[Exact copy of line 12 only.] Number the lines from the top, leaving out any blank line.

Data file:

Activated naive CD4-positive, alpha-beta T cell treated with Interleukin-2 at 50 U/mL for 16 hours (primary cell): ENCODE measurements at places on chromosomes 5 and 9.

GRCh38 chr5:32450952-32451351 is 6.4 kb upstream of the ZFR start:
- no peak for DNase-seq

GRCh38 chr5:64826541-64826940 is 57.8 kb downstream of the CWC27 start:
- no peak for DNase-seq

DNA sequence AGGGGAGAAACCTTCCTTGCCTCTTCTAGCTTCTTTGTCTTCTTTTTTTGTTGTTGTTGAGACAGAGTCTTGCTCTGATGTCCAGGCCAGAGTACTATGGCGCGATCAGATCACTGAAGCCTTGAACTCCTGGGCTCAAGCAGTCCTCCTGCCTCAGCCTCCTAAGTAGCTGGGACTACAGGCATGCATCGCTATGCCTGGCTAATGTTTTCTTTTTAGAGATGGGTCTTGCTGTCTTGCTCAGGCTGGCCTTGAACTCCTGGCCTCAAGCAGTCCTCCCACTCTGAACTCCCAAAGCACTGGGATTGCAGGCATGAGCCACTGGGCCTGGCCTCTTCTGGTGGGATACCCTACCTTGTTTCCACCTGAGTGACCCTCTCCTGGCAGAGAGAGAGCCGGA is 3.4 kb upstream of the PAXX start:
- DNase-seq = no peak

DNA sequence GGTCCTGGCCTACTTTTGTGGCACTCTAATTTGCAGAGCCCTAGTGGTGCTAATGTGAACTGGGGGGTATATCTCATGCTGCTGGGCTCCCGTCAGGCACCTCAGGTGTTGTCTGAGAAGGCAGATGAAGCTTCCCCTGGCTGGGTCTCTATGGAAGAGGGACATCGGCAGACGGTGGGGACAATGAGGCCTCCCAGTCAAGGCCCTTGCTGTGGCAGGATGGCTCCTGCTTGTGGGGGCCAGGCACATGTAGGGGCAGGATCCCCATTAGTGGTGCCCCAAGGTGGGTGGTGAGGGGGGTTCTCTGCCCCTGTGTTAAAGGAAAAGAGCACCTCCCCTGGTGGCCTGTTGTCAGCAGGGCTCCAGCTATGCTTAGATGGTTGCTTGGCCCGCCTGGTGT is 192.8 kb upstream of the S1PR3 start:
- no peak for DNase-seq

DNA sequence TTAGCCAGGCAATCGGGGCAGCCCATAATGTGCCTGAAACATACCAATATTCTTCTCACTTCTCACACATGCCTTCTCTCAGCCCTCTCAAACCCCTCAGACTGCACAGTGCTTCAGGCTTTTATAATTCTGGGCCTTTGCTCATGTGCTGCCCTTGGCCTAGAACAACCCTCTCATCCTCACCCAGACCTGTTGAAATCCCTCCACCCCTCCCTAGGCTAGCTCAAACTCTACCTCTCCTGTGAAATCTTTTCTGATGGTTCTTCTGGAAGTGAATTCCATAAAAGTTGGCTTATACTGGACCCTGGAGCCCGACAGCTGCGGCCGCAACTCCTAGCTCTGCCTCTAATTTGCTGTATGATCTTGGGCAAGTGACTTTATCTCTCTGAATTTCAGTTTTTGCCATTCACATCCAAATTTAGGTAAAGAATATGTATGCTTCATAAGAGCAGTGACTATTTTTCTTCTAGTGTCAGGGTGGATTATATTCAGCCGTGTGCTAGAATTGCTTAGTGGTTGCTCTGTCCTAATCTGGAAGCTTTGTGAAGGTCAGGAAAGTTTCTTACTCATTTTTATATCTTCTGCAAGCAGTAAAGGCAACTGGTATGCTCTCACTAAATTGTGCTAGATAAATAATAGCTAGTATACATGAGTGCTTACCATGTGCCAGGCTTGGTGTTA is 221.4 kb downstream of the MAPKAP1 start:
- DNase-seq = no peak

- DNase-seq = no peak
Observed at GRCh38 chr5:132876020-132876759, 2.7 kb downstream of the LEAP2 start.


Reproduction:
- DNase-seq = no peak